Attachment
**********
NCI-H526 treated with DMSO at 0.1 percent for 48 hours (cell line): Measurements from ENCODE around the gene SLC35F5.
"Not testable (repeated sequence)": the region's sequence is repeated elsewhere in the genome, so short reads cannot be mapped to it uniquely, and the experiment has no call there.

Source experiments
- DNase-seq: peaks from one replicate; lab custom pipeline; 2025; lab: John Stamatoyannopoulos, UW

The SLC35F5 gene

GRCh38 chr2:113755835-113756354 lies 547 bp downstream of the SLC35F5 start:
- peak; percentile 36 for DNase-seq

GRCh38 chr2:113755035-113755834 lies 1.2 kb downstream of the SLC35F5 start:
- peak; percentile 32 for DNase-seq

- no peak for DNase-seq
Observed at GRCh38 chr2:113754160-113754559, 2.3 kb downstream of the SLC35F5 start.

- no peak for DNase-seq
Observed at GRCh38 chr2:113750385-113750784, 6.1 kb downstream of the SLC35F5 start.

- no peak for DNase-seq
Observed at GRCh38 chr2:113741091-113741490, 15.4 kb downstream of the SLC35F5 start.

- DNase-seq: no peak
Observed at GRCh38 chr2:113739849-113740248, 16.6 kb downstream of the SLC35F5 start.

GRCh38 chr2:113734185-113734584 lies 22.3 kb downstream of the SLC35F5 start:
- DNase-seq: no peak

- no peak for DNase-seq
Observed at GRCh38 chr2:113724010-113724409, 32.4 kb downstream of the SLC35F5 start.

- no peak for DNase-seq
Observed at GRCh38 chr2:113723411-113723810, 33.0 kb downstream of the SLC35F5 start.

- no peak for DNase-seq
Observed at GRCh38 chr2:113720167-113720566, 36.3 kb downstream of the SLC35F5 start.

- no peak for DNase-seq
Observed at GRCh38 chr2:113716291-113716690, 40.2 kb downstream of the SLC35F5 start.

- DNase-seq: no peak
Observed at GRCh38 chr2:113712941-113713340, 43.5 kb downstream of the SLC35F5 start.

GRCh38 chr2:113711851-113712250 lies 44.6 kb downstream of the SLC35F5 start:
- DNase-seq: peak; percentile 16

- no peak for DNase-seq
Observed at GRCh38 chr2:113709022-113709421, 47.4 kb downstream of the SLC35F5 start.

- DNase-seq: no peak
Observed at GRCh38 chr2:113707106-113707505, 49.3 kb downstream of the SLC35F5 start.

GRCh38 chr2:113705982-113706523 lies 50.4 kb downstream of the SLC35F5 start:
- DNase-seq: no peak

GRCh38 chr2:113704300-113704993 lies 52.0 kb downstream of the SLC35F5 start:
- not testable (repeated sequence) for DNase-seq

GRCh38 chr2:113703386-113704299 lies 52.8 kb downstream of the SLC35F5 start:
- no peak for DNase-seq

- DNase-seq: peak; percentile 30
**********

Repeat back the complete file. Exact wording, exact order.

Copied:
NCI-H526 treated with DMSO at 0.1 percent for 48 hours (cell line): Measurements from ENCODE around the gene SLC35F5.
"Not testable (repeated sequence)": the region's sequence is repeated elsewhere in the genome, so short reads cannot be mapped to it uniquely, and the experiment has no call there.

Source experiments
- DNase-seq: peaks from one replicate; lab custom pipeline; 2025; lab: John Stamatoyannopoulos, UW

The SLC35F5 gene

GRCh38 chr2:113755835-113756354 lies 547 bp downstream of the SLC35F5 start:
- peak; percentile 36 for DNase-seq

GRCh38 chr2:113755035-113755834 lies 1.2 kb downstream of the SLC35F5 start:
- peak; percentile 32 for DNase-seq

- no peak for DNase-seq
Observed at GRCh38 chr2:113754160-113754559, 2.3 kb downstream of the SLC35F5 start.

- no peak for DNase-seq
Observed at GRCh38 chr2:113750385-113750784, 6.1 kb downstream of the SLC35F5 start.

- no peak for DNase-seq
Observed at GRCh38 chr2:113741091-113741490, 15.4 kb downstream of the SLC35F5 start.

- DNase-seq: no peak
Observed at GRCh38 chr2:113739849-113740248, 16.6 kb downstream of the SLC35F5 start.

GRCh38 chr2:113734185-113734584 lies 22.3 kb downstream of the SLC35F5 start:
- DNase-seq: no peak

- no peak for DNase-seq
Observed at GRCh38 chr2:113724010-113724409, 32.4 kb downstream of the SLC35F5 start.

- no peak for DNase-seq
Observed at GRCh38 chr2:113723411-113723810, 33.0 kb downstream of the SLC35F5 start.

- no peak for DNase-seq
Observed at GRCh38 chr2:113720167-113720566, 36.3 kb downstream of the SLC35F5 start.

- no peak for DNase-seq
Observed at GRCh38 chr2:113716291-113716690, 40.2 kb downstream of the SLC35F5 start.

- DNase-seq: no peak
Observed at GRCh38 chr2:113712941-113713340, 43.5 kb downstream of the SLC35F5 start.

GRCh38 chr2:113711851-113712250 lies 44.6 kb downstream of the SLC35F5 start:
- DNase-seq: peak; percentile 16

- no peak for DNase-seq
Observed at GRCh38 chr2:113709022-113709421, 47.4 kb downstream of the SLC35F5 start.

- DNase-seq: no peak
Observed at GRCh38 chr2:113707106-113707505, 49.3 kb downstream of the SLC35F5 start.

GRCh38 chr2:113705982-113706523 lies 50.4 kb downstream of the SLC35F5 start:
- DNase-seq: no peak

GRCh38 chr2:113704300-113704993 lies 52.0 kb downstream of the SLC35F5 start:
- not testable (repeated sequence) for DNase-seq

GRCh38 chr2:113703386-113704299 lies 52.8 kb downstream of the SLC35F5 start:
- no peak for DNase-seq

- DNase-seq: peak; percentile 30